Friday, April 21, 2017

National Volunteer Month: Christy and Kim

Christy Uffelman tree climbing at Camp Skymeadow with her troop.
"I am scared of heights, but knew if my girls were doing it, I had to also!"
Christy Uffelman from Pittsburgh has been involved with Girl Scouts for more than 30 years, as a Girl Scout in high school, a camp counselor, serving on various committees, and now, an assistant troop leader for her daughter's Cadette troop.

When asked what she likes best about her role with Girl Scouts, Christy said, "I'd love to say that it's the opportunity to inspire and empower our next generation of fierce women, but the truth is, being with them inspires me."

She loves watching them being courageous and confident when making a case to ask for what they want, disciplined and hardworking when working on a service project, and creative and bold planning their next steps to impact their community and each other's lives. "I watch them in the quieter moments, too, when someone is having a tough time, how they encircle her and show their support," she said.

She hopes her girls learn how this experience will shape them into the amazing women and leaders they will become. She hopes they learn it is okay to fail, but to improve upon those failures.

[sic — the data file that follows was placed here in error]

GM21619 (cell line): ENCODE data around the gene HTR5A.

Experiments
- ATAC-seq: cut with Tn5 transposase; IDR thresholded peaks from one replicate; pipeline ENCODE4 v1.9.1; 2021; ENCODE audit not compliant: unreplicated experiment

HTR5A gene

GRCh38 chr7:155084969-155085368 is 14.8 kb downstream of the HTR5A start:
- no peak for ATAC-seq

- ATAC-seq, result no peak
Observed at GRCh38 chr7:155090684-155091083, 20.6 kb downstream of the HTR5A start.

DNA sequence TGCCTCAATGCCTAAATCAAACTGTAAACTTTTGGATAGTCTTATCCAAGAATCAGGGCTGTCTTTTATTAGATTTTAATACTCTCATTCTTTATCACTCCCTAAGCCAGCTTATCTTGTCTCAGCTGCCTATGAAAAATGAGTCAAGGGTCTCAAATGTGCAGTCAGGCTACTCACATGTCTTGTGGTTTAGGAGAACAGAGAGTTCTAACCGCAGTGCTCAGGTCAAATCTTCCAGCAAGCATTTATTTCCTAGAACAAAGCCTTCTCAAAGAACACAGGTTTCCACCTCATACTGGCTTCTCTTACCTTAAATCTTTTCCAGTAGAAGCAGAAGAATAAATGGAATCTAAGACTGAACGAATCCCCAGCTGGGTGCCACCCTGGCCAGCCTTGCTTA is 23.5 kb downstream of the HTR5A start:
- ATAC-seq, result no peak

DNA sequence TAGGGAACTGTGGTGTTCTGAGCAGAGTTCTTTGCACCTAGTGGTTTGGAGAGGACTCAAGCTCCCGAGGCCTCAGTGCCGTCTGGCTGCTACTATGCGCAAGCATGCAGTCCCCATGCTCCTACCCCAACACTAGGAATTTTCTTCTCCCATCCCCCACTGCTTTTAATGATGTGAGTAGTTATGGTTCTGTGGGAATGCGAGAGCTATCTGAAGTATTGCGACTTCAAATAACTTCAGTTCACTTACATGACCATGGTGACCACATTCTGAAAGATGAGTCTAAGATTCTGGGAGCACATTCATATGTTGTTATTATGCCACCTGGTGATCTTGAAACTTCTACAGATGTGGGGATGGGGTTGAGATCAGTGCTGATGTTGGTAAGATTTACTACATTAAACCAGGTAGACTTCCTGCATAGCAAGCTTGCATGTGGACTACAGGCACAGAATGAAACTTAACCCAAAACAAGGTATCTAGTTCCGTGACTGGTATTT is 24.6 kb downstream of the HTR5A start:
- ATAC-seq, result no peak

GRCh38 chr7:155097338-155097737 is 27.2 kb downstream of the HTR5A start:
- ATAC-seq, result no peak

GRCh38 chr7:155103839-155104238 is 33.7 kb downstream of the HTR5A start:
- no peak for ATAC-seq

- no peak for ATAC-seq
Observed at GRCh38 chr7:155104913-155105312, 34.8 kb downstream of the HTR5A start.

Personally, Christy learned the "value of authentic connection. Not to just give to others, something most people think about when they think of Girl Scouting, but also how to receive."

"I learned how to be on the other side, to allow others to care for me. After all, that's what is at the heart of being human," Christy said. "No one has ever made it through life without the help of others. Girl Scouting is a magnificent web that has supported me and will always be a part of who I am."

A huge aspect of Girl Scouts is being willing to try and learn new things. That is exactly what volunteer Kim Watson from Austin hopes her girls learn and remember from their Girl Scout experience. Kim has been volunteering for 13 years now and loves watching the girls grow and accomplish many different types of tasks.

She will never forget the hard work her Daisy troop put into for a food drive. "They were so proud of the pyramid of food they collected for the food bank drive," Kim said. "They all worked so hard boxing all of it up." Kim loves seeing how her girls can relate to their own community and know they can make a difference.